Taoiseach seeks alternative Brexit plan from UK

The Taoiseach has admitted he is “not optimistic” about a Brexit deal being struck ahead of a crucial EU summit next month.

Taoiseach seeks alternative Brexit plan from UK

The Taoiseach has admitted he is “not optimistic” about a Brexit deal being struck ahead of a crucial EU summit next month.

Leo Varadkar also called on the British government to to set out its alternative Brexit plans in writing by the first week in October.

His comments came as Tánaiste Simon Coveney warned time was “running out” and that an extension would be preferable for talks as opposed to Britain crashing out of the EU.

With less than five weeks until the deadline for a UK-EU agreement, no new formal deal for an orderly Brexit has been proposed by British prime minister Boris Johnson.

The remarks from Government suggest an extension or a disorderly Brexit are now the most likely outcomes as the deadline draws nearer.

Speaking in Los Angeles, Mr Varadkar said: “Based on what has happened in the last month or two, I’m not particularly optimistic. But there is still time, albeit time running short.

“And if we are going to be in a position to agree something at the EU summit on October 17 and 18, we are really going to need to work that up in the week or two before it.

“So I think what would be really helpful would be proposals in writing from the UK in the first week in October and once they provide a workable and legally-binding solution to the problem, and that is giving us the assurance there will be no hard border north and south, that the all-island economy can continue to operate and north-south cooperation can continue as envisaged under the Good Friday Agreement, that is the commitment given to us by the British government back in December 2017.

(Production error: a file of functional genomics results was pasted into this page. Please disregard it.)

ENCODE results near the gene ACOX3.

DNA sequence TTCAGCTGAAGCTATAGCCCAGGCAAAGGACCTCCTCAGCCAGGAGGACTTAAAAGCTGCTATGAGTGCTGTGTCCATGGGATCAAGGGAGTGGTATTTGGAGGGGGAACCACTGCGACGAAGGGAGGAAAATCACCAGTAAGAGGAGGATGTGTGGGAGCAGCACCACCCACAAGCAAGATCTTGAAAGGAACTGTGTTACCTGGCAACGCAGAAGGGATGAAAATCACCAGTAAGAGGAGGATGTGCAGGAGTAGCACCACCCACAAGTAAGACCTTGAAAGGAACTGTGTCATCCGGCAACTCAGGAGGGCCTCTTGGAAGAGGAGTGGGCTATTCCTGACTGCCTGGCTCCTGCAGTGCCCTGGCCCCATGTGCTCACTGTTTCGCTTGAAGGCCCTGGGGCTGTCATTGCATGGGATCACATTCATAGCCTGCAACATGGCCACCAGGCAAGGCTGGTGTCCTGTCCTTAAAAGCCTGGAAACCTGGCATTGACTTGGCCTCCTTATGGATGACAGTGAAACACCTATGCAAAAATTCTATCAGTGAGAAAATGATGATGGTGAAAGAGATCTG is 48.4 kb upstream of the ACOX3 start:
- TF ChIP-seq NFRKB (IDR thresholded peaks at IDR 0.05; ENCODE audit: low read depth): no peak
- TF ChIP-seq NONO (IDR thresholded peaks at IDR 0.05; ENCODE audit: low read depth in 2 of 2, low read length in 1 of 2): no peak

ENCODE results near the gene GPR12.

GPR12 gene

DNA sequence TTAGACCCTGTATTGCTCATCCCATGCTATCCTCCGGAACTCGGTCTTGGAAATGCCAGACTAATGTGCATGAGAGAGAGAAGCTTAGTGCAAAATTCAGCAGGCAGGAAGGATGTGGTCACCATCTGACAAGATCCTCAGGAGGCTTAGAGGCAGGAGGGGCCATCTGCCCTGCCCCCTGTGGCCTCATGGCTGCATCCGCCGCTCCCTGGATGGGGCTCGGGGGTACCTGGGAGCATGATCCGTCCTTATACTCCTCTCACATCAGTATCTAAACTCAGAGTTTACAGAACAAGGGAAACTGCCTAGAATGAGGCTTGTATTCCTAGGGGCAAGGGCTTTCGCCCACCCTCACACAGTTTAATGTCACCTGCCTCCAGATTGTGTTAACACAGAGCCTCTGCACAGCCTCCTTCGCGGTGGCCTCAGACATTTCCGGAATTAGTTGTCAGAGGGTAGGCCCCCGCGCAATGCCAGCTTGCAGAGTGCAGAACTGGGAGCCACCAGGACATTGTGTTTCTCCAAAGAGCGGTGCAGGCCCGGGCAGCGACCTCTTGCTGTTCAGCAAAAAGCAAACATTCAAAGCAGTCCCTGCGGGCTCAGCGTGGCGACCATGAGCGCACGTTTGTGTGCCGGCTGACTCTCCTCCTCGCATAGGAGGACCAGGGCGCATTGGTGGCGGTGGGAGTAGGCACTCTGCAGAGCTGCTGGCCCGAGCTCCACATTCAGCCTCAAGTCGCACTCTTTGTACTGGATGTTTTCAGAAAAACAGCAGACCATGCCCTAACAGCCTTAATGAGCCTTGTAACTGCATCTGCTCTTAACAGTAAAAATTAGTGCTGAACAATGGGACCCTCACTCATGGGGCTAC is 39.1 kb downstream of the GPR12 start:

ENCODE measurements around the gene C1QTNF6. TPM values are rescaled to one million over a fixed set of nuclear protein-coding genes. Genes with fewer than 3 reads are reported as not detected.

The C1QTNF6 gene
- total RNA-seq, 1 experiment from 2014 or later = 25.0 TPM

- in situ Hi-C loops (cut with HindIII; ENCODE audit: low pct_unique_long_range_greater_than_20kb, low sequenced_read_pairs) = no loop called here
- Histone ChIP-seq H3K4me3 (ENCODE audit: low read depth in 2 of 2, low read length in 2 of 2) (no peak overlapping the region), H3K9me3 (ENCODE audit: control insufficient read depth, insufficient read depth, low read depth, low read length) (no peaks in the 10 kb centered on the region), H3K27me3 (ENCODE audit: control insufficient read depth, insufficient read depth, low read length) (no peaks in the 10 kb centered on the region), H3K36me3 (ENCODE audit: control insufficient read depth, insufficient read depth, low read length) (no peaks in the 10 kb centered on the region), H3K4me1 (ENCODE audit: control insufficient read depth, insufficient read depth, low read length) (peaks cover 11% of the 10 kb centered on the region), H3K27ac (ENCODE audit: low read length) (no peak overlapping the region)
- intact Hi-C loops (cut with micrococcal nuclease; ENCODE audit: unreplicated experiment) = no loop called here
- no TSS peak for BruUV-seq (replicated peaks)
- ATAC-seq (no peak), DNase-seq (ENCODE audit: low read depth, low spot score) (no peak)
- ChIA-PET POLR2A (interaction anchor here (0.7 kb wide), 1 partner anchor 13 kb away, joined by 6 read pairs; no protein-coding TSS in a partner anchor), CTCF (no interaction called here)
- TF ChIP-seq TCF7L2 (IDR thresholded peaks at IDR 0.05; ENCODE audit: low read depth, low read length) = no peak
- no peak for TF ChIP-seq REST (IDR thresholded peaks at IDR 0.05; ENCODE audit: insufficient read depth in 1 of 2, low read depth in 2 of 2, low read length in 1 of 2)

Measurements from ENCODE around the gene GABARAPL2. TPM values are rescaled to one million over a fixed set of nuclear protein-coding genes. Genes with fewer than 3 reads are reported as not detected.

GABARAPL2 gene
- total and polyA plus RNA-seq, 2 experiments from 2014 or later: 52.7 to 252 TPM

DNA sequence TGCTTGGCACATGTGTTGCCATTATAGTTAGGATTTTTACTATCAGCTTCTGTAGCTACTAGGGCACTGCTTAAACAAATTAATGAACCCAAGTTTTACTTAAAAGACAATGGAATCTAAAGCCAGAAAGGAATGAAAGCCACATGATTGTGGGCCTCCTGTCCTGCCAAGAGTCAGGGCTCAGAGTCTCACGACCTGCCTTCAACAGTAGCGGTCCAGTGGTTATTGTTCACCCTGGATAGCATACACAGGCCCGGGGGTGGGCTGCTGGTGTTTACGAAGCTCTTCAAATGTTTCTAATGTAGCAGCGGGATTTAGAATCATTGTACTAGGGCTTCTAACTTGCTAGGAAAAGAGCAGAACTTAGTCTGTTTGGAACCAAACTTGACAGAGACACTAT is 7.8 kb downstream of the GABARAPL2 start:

“Prime minister Johnson has said he is going to honour that. But we need to see how that will be done in writing.”

With the UK parliament engulfed in chaos and with EU figures also awaiting any tabling of an alternative agreement, concerns are mounting of a crash Brexit that could damage Ireland.

Speaking after a meeting yesterday with EU Brexit negotiator Michel Barnier in Brussels, Mr Coveney noted the clock was ticking, but he also flagged the chance of extending out negotiations.

Despite suggestions from London of progress towards a fresh deal, Mr Coveney said that there were still “significant gaps” between both sides.

“The clear message that I would have got from Mr Barnier today was that his team and he are available 24/7 to negotiate towards trying to get a deal done. But that has to be on the basis of a serious proposal coming forward from the UK side. That hasn’t happened yet.

“Until there is a serious proposal in writing that can be the basis for negotiation, then the gaps that are wide at the moment will remain. Time is running out. We need to move this process on.”

Asked if member states would be agreeable to a possible extension to the Brexit talks, which would likely be decided at the EU, Mr Coveney said: “If it is not possible to [do] that, the focus will shift on to whether or not an extension is appropriate. From an Irish perspective, we of course think an extension is preferable to no-deal, but I think there would need to be good reason behind that ask for an extension.”

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